Undocumented immigrants can resume applications for protection under the Deferred Action for Childhood Arrivals program after a federal judge last week blocked the Trump administration’s plan to let DACA expire, immigration officials said.
U.S. Citizenship and Immigration Services announced Saturday it would resume processing the applications, though not for people who have never before been granted protection under the program.
On Wednesday, U.S. District Judge William Alsup said the Trump administration must continue to accept DACA renewal applications, despite President Donald Trump‘s decision on Sept. 5 to end new and renewal applications, and let the program expire March 5.
A memo from then-acting Department of Homeland Security Secretary Elaine Duke said the agency lacked the authority to implement DACA because it was an executive order from former President Barack Obama.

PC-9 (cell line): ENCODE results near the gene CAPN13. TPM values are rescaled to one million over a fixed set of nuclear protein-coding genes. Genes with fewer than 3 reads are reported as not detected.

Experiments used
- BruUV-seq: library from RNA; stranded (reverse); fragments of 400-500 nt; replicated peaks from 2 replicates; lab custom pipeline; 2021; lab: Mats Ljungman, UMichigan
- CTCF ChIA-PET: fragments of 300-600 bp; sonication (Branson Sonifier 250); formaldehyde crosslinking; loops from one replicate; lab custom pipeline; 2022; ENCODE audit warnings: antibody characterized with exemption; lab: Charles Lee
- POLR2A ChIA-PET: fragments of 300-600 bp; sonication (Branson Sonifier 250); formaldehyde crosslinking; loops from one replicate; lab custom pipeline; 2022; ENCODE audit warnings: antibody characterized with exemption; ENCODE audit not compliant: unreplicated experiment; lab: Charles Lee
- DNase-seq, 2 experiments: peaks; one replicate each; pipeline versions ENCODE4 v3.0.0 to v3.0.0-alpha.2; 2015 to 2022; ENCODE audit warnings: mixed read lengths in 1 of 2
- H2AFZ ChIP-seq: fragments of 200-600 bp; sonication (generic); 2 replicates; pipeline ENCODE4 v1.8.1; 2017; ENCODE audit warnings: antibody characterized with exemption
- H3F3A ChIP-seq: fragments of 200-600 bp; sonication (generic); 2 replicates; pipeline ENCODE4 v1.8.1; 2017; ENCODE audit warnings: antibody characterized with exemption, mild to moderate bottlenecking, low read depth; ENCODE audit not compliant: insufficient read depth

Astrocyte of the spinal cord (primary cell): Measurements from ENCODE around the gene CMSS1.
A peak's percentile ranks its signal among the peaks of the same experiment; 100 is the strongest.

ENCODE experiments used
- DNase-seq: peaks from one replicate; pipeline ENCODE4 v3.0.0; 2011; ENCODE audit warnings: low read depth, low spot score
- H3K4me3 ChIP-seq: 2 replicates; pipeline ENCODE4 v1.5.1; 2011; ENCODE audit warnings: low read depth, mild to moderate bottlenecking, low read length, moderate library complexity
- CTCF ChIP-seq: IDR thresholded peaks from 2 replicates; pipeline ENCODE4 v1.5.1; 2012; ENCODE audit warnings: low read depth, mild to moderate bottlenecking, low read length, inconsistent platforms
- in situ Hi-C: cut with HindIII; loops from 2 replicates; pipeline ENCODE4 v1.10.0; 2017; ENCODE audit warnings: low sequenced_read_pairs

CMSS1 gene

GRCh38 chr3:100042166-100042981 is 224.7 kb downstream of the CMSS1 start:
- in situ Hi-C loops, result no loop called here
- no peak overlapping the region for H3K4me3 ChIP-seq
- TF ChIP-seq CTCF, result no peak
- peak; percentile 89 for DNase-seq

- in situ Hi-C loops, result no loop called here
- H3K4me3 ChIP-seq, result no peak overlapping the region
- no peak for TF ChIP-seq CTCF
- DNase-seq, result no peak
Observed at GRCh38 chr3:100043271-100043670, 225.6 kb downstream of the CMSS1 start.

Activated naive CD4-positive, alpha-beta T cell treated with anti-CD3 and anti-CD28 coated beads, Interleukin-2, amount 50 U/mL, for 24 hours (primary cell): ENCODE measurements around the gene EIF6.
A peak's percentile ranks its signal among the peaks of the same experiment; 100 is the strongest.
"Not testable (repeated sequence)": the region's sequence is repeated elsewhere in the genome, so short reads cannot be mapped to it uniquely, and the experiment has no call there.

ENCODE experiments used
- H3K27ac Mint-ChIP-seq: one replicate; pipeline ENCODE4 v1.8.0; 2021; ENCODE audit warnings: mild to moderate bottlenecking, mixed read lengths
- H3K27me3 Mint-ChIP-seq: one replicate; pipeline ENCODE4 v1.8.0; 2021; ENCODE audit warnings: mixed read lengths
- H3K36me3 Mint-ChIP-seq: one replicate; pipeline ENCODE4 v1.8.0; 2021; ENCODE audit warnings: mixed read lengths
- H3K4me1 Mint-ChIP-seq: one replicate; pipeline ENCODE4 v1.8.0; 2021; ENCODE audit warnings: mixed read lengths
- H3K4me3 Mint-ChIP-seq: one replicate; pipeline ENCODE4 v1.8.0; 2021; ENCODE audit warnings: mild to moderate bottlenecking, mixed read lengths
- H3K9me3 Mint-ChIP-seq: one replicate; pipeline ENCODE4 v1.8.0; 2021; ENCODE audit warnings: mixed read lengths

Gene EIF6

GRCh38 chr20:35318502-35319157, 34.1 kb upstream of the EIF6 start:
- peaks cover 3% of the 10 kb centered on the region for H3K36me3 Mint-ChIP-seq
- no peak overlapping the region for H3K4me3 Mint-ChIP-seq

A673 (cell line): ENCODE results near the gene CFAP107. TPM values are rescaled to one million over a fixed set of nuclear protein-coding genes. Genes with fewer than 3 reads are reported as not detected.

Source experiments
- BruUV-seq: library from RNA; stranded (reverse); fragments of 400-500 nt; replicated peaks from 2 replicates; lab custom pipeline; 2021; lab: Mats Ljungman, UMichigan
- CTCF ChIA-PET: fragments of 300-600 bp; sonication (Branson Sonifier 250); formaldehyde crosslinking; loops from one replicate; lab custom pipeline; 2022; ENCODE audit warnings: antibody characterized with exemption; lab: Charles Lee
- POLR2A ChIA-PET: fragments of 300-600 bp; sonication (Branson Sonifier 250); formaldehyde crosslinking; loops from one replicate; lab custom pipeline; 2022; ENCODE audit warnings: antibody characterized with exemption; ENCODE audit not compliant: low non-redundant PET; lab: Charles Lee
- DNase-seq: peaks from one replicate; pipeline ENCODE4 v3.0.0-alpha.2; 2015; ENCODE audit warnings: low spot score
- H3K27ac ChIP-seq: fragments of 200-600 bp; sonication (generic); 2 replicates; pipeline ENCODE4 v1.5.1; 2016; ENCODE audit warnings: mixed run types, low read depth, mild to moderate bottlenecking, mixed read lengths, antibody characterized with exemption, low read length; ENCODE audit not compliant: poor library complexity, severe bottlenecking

Alsup said that reasoning was flawed because the agency and administration do have the authority to implement the program, which allows children brought to the country as undocumented immigrations stay and work legally for two-year intervals.
Trump and bipartisan members of Congress met Tuesday in an attempt to strike a deal to continue DACA while also funding a wall along the Mexican border.
“As I made very clear today, our country needs the security of the Wall on the Southern Border, which must be part of any DACA approval,” Trump tweeted at the conclusion of the meeting.
On Sunday, he expressed doubts over being able to agree on a deal.
“DACA is probably dead because the Democrats don’t really want it, they just want to talk and take desperately needed money away from our Military,” Trump tweeted.
The lawsuit against the administration over its plans to let DACA expire was brought against the Trump administration by the Regents of the University of California system and its president, Janet Napolitano. Napolitano served as secretary of DHS under Obama from 2009-13.
Ray Downs contributed to this report.